I haven’t posted lately, because my summer internship has nothing to do with Afghanistan and I have too much other news to catch up on to pay close attention to all the news from the region. But I am in D.C., which means that I have the opportunity to go to some cool and relevant events.
Last night, the International Spy Museum hosted a forum on Pakistan with Bruce Riedel (former CIA officer and head of Obama’s Afghanistan review team), Shuja Nawaz (strategic analyst with the Atlantic Council), and Teresita Schaeffer (former U.S. ambassador to Sri Lanka). Given the venue, the focus was nominally the intelligence angle–particularly the role of the Directorate for Inter Services Intelligence–but the discussion also touched on American aid, Pakistani politics, and the Pakistan-India rivalry.
Since Riedel is (after Richard Holbrooke) the man whose name appears most often in conjunction with “Af-Pak”, I had hoped he’d address the debate about that term. He did so, unambiguously:
I don’t think anyone on this panel used the terminology “Af-Pak” and I’m glad they didn’t. I think it’s insulting. I don’t mean this personally. But I don’t think when we talk about two countries who are our putative allies and partners we should refer to them in a diminutive way. So let’s leave “Af-Pak” to USA Today and other newspapers that don’t have enough space to spell the names of our partners.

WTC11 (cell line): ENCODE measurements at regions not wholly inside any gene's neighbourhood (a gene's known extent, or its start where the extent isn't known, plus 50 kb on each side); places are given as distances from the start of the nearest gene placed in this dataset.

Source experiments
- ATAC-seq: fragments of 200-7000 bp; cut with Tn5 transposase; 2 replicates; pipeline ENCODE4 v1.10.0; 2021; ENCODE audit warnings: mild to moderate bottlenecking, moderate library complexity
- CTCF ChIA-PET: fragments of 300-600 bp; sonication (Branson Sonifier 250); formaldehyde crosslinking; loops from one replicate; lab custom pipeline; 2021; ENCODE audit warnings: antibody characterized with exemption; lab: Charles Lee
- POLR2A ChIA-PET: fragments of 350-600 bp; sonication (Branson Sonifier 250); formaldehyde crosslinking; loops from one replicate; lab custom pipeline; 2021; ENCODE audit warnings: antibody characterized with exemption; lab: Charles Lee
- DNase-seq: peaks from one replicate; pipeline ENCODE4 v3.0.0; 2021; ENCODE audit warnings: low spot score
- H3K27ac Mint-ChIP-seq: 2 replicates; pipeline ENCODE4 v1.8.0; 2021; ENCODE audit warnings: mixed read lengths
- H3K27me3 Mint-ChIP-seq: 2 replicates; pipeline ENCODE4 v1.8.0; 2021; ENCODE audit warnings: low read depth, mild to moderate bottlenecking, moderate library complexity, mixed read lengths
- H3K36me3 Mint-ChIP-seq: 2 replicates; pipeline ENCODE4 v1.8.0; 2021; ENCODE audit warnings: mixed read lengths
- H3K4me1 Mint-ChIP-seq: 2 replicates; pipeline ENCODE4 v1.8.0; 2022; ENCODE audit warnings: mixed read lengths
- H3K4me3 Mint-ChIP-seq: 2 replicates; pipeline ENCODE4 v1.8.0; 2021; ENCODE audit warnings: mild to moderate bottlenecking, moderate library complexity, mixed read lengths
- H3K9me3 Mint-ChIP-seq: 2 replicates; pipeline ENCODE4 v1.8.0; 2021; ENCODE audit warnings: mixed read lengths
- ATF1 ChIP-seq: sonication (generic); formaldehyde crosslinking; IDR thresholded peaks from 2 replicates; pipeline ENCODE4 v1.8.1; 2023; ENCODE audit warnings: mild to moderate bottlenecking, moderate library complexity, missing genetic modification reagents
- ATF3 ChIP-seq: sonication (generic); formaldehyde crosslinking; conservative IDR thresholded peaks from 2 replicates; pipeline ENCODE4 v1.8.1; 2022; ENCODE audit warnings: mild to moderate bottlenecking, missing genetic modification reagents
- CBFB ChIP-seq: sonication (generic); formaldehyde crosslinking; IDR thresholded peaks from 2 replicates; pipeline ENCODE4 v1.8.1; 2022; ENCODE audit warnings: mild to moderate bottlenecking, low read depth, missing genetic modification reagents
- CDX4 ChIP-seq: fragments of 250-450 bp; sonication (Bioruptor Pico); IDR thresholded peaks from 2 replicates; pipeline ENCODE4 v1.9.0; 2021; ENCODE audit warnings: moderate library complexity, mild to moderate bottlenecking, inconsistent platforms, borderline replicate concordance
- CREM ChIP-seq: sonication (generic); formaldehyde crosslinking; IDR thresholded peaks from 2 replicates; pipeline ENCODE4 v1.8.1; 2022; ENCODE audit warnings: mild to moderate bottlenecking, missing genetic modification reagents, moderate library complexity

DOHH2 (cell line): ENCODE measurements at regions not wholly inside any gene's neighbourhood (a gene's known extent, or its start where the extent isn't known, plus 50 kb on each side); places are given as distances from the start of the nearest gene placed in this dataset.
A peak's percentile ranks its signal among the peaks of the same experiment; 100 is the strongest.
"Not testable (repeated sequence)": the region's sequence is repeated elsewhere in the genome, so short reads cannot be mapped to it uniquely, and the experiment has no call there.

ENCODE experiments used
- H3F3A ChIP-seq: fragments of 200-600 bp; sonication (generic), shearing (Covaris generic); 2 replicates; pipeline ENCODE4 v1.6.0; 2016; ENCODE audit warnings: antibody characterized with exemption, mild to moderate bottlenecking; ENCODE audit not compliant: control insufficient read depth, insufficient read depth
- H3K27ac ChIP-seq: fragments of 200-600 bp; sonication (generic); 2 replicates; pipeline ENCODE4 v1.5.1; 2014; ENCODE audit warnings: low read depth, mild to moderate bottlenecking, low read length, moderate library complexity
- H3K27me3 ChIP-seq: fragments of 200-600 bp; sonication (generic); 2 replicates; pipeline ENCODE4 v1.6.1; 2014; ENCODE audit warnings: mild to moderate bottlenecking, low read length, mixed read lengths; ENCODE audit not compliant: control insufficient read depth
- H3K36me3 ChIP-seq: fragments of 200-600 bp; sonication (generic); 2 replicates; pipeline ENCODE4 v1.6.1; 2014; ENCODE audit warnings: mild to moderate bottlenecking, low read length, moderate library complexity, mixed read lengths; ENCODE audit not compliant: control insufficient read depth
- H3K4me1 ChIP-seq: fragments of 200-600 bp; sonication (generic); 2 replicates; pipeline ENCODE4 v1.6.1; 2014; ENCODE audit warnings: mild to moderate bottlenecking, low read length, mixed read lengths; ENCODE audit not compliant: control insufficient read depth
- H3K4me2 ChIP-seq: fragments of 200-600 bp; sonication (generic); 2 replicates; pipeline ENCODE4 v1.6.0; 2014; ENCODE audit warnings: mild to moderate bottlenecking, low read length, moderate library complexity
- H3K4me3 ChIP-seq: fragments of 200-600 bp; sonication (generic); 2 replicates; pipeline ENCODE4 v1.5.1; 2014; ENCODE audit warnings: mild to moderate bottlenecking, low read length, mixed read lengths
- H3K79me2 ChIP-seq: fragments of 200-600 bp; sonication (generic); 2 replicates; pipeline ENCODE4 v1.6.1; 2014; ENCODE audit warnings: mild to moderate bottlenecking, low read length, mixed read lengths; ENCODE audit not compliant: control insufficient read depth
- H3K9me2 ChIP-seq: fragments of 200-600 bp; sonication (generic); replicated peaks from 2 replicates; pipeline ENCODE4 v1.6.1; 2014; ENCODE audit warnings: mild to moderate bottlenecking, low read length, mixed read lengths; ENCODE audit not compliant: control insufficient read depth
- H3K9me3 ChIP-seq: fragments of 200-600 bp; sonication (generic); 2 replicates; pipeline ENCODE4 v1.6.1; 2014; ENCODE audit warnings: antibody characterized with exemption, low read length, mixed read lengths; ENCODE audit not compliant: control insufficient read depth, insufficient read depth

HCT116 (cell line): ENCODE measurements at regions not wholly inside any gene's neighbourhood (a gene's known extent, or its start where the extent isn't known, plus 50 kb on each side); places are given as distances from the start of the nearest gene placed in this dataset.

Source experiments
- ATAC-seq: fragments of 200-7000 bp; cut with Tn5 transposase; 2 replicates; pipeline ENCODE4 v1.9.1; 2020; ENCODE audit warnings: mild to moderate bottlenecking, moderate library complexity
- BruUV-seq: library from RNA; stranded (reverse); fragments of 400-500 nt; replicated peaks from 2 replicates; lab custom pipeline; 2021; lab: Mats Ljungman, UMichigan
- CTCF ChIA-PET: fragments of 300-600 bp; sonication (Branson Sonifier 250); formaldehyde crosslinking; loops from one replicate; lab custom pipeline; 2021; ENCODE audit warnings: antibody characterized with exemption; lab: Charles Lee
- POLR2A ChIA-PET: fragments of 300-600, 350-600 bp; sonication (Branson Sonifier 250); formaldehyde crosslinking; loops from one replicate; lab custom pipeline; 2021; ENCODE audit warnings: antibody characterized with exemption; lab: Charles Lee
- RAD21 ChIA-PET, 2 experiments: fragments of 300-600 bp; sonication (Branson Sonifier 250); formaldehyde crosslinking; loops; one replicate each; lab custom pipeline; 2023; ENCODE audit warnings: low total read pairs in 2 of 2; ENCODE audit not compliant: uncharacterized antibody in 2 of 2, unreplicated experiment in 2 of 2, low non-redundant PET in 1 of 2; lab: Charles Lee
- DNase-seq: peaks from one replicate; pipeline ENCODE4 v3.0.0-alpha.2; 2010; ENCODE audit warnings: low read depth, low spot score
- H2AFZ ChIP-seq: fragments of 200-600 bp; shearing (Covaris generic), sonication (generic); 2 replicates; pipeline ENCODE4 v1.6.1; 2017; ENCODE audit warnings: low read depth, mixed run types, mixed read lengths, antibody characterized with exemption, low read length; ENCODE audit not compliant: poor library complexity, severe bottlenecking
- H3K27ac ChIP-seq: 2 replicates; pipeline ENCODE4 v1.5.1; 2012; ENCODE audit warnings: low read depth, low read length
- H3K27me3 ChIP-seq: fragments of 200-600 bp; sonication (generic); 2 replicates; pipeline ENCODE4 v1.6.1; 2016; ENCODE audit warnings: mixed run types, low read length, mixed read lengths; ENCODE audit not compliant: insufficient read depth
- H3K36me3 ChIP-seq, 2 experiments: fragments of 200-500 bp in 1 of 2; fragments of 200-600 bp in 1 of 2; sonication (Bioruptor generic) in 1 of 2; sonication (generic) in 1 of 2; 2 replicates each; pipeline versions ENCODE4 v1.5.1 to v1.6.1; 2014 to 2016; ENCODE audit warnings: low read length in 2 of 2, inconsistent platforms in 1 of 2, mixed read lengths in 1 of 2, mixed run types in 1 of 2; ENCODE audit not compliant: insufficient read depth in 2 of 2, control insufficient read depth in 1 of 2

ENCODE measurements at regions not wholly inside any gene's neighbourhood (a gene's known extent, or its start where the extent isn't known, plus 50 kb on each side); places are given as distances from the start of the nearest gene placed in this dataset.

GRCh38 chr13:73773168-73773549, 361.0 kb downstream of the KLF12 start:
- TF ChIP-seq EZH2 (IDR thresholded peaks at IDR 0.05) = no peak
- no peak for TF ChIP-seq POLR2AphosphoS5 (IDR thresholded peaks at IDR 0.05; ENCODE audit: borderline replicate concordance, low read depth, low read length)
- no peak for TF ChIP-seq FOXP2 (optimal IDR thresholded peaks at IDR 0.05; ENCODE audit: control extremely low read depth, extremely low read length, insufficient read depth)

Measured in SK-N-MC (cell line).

I’m not sure that the diminutive part is necessarily insulting (Benelux?), but there you have it.
Riedel talked at length about the history and motives of the ISI, which he doesn’t consider a “rogue agency”–just one that does the bidding of its military masters. So it’s like any other agency when the military is in power–it’s when civilians are in government that the tension starts. Riedel demonstrated a lot of professional admiration for the ISI, and he made it clear that he doesn’t believe many other agencies could play the same kind of double game with extremists.
But that game obviously has some limits. First, Riedel argued that last week’s attack in Lahore signaled open warfare between the ISI and the Pakistani Taliban. (Not that the ISI was directly a patron of the Taliban before, but the Taliban collaborate closely with groups they do sponsor.) Second, Riedel made the case that the plausible deniability that the ISI provides for Pakistan–something every state needs from its intelligence agencies–has its limits. Like putting a terrorist under house arrest for six months and calling it a stern response, for example.
Riedel kinda tentatively endorsed Predator drone strikes. What he said at first was something like: If we know about an impending terrorist attack and we can kill the plotters with airstrikes, there’s no politician in the country who wouldn’t give the go-ahead. That made me think he wasn’t actually proposing that as a good policy–just describing an indisputable political fact. But later in the questions section, he praised Obama’s semi-controversial commitment to “take out” terrorists based on “actionable intelligence”, and indicated that he considered the Predator strikes an example of that policy in action.